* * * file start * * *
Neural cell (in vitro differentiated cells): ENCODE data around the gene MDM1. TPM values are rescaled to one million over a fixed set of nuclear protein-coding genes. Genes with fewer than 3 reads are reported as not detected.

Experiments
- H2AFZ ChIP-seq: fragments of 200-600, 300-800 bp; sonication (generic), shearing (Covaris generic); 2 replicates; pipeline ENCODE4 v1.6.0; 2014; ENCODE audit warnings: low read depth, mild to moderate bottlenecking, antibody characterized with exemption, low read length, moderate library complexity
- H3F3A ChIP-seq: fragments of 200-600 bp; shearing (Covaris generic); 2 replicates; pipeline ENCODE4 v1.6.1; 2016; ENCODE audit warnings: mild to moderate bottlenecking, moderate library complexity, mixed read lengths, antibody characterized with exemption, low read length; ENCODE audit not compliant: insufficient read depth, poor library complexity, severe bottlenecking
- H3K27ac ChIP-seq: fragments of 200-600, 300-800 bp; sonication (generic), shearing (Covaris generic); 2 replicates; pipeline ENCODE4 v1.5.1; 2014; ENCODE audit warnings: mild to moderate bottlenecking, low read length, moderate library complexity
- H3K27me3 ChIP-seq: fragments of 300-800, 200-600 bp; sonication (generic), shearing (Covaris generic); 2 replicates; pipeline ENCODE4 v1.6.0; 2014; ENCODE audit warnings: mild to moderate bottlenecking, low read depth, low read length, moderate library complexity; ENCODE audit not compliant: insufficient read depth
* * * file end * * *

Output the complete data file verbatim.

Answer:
Neural cell (in vitro differentiated cells): ENCODE data around the gene MDM1. TPM values are rescaled to one million over a fixed set of nuclear protein-coding genes. Genes with fewer than 3 reads are reported as not detected.

Experiments
- H2AFZ ChIP-seq: fragments of 200-600, 300-800 bp; sonication (generic), shearing (Covaris generic); 2 replicates; pipeline ENCODE4 v1.6.0; 2014; ENCODE audit warnings: low read depth, mild to moderate bottlenecking, antibody characterized with exemption, low read length, moderate library complexity
- H3F3A ChIP-seq: fragments of 200-600 bp; shearing (Covaris generic); 2 replicates; pipeline ENCODE4 v1.6.1; 2016; ENCODE audit warnings: mild to moderate bottlenecking, moderate library complexity, mixed read lengths, antibody characterized with exemption, low read length; ENCODE audit not compliant: insufficient read depth, poor library complexity, severe bottlenecking
- H3K27ac ChIP-seq: fragments of 200-600, 300-800 bp; sonication (generic), shearing (Covaris generic); 2 replicates; pipeline ENCODE4 v1.5.1; 2014; ENCODE audit warnings: mild to moderate bottlenecking, low read length, moderate library complexity
- H3K27me3 ChIP-seq: fragments of 300-800, 200-600 bp; sonication (generic), shearing (Covaris generic); 2 replicates; pipeline ENCODE4 v1.6.0; 2014; ENCODE audit warnings: mild to moderate bottlenecking, low read depth, low read length, moderate library complexity; ENCODE audit not compliant: insufficient read depth